Buffalo still have both cultural and spiritual significance to many tribal nations, and the Yellowstone herd is the most genetically pure of all buffalo that still roam the United States, Heinert said.
“Yellowstone buffalo are the cornerstone of the species,” Heinert said in an interview with NPR. “They’re the last free-roaming buffalo that go back to the same buffalo that our ancestors followed and made their life from. So tribes are very interested in keeping that species alive.”
A collaborative effort in 2019 by the National Park Service, the U.S. Department of Agriculture, the state of Montana, and the Fort Peck Assiniboine and Sioux Tribes created a program where healthy buffalo could be transferred to new areas instead of being sent to slaughterhouses. The program relocated 55 buffalo to the Fort Peck Indian Reservation in Montana.
Since then, the program has transferred more than 150 healthy bison to tribal nations. The bison first spend one to three years in quarantine, where they are tested multiple times for brucellosis, before being shipped to the InterTribal Buffalo Council, which then distributes them to tribes throughout North America.
The program emphasizes on its website the value of each member of the Yellowstone herd to tribal nations.
“The large herds provide unparalleled reconnections of people to the long-lost herds that once roamed the continent,” the site says. “To many tribal members, returning bison to tribal lands goes well beyond finding an alternative to slaughter. It is about restoring a part of themselves that is missing.”
The 2020 NPS bulletin also pointed to the regenerative ecological benefits of free-ranging bison, saying that their absence would spark a shorter season of plant growth in which plants would not be as nutritious or as diverse.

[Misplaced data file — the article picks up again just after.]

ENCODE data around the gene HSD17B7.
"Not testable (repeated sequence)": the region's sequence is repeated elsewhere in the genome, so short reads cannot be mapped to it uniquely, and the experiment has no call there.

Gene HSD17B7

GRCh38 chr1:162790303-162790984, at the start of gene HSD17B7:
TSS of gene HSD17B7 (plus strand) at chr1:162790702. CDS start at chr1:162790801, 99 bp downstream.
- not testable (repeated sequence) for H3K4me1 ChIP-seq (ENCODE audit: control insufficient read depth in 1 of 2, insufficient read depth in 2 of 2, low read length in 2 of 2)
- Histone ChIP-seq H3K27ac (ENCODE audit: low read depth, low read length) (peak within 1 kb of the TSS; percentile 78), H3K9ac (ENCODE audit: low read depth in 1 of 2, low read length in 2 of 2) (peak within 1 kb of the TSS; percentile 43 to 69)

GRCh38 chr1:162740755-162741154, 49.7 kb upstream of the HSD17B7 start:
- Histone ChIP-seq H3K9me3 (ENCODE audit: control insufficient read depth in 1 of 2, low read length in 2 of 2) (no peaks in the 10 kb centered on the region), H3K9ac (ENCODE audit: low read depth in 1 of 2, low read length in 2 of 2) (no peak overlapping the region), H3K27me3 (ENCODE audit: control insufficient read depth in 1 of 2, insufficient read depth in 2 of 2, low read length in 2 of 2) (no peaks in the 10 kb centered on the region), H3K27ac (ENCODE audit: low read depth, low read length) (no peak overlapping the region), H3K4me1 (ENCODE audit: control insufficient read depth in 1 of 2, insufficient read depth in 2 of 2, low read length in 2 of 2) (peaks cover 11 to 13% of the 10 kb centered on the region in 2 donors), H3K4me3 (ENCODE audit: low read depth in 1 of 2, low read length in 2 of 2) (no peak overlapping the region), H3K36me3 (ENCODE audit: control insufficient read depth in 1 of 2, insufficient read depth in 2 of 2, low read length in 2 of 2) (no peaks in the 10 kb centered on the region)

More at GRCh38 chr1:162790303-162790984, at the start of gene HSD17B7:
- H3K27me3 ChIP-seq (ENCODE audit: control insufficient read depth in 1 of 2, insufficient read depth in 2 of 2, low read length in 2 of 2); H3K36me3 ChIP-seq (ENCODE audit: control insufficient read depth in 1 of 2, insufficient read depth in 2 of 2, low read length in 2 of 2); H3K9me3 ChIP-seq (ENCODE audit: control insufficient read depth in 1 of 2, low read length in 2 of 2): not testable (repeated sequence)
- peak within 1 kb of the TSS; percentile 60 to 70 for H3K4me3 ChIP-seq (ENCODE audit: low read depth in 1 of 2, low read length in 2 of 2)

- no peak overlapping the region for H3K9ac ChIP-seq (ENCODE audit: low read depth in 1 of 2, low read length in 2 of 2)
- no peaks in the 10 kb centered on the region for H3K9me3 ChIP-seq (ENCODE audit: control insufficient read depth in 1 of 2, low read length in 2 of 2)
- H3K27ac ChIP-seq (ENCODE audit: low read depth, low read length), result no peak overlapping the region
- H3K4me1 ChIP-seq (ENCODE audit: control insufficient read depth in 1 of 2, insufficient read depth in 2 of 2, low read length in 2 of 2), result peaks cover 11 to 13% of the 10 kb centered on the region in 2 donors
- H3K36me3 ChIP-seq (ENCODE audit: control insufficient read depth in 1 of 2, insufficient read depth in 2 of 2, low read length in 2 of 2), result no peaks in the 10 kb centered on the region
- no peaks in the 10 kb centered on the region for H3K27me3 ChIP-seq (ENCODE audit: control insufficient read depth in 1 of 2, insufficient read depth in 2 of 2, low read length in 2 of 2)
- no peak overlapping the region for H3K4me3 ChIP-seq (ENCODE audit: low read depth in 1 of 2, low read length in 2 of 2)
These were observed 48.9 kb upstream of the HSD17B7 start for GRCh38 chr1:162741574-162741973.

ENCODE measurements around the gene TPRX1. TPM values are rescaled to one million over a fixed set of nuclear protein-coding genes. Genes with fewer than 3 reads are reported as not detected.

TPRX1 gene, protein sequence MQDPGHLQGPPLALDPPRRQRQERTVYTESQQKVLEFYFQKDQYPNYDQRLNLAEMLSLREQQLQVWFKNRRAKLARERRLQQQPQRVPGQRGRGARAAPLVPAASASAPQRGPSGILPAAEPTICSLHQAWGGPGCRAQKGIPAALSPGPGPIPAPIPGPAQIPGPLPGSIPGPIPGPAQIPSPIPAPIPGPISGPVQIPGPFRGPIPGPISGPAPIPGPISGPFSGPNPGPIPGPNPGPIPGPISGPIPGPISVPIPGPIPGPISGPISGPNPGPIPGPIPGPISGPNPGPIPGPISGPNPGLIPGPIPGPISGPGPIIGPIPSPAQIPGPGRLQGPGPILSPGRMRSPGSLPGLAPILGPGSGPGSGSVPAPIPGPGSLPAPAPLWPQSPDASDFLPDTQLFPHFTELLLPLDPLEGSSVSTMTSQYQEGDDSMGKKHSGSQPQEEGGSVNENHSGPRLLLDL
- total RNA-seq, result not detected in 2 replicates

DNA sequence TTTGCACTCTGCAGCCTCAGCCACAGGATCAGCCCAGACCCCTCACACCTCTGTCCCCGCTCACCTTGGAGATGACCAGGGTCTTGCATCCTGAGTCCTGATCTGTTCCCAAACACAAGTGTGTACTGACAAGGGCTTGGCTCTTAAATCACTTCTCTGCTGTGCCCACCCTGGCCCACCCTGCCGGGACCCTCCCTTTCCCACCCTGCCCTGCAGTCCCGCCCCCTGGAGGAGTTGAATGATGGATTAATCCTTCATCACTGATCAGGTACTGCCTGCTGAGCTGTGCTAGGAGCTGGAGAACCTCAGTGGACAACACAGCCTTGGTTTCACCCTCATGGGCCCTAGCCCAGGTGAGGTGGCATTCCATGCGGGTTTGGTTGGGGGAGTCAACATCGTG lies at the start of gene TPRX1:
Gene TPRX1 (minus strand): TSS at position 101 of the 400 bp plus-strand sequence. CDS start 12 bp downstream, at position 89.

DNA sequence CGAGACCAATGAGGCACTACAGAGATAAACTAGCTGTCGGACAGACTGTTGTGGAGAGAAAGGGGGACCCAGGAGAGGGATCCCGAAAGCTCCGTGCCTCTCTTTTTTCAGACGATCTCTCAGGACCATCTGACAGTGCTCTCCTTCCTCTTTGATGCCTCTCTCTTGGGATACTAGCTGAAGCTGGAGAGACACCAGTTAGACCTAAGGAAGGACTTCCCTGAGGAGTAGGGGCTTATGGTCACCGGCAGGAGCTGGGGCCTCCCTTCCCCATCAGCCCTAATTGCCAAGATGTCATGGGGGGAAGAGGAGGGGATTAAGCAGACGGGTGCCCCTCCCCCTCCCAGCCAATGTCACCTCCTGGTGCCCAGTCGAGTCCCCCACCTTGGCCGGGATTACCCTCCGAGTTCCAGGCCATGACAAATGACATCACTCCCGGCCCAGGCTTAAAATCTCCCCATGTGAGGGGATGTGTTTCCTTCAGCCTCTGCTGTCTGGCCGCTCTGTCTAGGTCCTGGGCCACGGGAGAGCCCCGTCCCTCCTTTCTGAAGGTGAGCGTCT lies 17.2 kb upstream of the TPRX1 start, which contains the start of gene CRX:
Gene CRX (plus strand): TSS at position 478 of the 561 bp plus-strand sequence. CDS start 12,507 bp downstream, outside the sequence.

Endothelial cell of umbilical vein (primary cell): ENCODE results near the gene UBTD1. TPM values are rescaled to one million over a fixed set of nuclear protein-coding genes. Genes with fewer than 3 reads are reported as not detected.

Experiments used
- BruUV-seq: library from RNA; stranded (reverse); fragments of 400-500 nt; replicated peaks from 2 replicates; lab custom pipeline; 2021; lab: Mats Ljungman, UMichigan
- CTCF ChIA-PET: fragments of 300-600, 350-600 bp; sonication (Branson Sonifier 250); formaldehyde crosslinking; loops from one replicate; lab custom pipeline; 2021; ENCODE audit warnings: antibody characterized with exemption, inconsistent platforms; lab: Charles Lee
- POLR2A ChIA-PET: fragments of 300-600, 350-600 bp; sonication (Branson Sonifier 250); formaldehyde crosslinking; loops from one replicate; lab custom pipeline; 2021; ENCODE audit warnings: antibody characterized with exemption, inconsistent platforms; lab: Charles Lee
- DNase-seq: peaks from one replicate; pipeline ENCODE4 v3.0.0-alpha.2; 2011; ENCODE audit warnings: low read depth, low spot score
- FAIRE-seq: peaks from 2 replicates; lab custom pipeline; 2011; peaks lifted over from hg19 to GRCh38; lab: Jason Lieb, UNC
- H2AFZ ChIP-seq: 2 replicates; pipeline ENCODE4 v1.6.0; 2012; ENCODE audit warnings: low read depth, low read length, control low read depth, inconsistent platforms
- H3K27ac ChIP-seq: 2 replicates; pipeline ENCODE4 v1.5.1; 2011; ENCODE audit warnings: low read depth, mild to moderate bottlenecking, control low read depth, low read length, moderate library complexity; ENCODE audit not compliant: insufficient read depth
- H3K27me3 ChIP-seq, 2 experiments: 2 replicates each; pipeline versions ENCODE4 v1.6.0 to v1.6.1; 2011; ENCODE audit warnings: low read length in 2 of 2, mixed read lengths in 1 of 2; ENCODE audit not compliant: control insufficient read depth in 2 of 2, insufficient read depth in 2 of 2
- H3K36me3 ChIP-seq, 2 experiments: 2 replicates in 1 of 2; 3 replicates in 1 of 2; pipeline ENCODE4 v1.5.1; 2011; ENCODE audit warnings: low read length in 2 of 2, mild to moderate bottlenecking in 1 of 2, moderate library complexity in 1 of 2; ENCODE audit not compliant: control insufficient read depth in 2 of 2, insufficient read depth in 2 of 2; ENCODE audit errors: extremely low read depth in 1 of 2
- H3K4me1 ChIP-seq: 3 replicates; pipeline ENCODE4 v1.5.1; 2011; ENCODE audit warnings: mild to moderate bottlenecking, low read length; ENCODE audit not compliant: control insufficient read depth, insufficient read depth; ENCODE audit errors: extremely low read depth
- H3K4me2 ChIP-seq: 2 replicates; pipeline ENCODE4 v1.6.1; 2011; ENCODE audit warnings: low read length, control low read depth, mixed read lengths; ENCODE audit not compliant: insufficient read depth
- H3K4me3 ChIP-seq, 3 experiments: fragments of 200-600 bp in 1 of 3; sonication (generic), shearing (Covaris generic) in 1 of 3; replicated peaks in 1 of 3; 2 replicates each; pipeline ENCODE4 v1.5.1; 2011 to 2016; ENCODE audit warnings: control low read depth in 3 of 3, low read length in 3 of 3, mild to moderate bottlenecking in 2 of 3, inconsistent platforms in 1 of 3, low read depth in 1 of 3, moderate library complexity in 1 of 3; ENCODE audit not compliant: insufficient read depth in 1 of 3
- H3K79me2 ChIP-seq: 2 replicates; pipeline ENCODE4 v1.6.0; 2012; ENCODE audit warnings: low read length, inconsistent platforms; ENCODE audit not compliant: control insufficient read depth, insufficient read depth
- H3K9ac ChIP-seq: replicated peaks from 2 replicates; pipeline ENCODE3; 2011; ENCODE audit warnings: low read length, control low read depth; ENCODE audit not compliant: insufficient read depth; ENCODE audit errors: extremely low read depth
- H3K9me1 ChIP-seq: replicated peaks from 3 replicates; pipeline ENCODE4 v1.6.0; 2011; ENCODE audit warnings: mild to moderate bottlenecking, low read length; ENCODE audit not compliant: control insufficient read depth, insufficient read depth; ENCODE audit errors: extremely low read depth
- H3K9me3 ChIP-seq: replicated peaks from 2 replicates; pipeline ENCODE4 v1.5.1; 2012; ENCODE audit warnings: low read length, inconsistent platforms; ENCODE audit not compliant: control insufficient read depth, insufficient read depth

“There is not another bison population who, by their sheer numbers, restore lost ecosystem processes across large landscapes,” the agency wrote.
Currently, about 75 percent of healthy buffalo eligible for the transfer program are instead slaughtered. Improvements underway to expand the transfer program – supported by the Fort Peck Tribes, the NPS, and nonprofits Yellowstone Forever, the Greater Yellowstone Coalition, and Defenders of Wildlife – aim to reduce that number closer to 35 percent.
Heinert said the biggest conservation challenge currently relates to the lengthy quarantine the animals need to undergo before they can be declared brucellosis-free and shipped to tribal nations, as well as the limited number of quarantine facilities. The ITBC is actively working with the NPS and other partners to review those requirements to see if they can be shortened — safely.
“Our biggest challenge is revising the quarantine procedure, and we are working with others to make sure that there are facilities for that, as well as on tribal lands,” he said. “We don’t want to introduce any animal with disease to a tribal herd, so we are very mindful about that.”
In the meantime, the ITBC will continue to raise awareness about the importance of buffalo, offer grants to help tribes establish or increase their herds, and advocate for legislation like the Buffalo Management Act, which would create a permanent program within the Department of the Interior to develop and promote tribal ownership and management of buffalo and buffalo habitat on Indian lands, Heinert said.
“Our ultimate goal is to restore buffalo to tribal lands for that cultural connection,” he said.
The Intertribal Buffalo Council wished one relocated buffalo and his family safe travels in a recent Facebook post.
“He and his family are survivors of harsh winters in Yellowstone National Park, capture, and years of testing for disease,” the organization wrote. “Safe journeys to this one and his family. They will carry on his species and their restoration to tribal lands and people.”
Heinert told the Kilgore News-Herald that outcome has made the hard work worth it.
“For me, knowing the journey that these buffalo have been on to get to this point, and knowing they are going to be revered by a tribal nation, there’s a sense of fulfillment,” he said.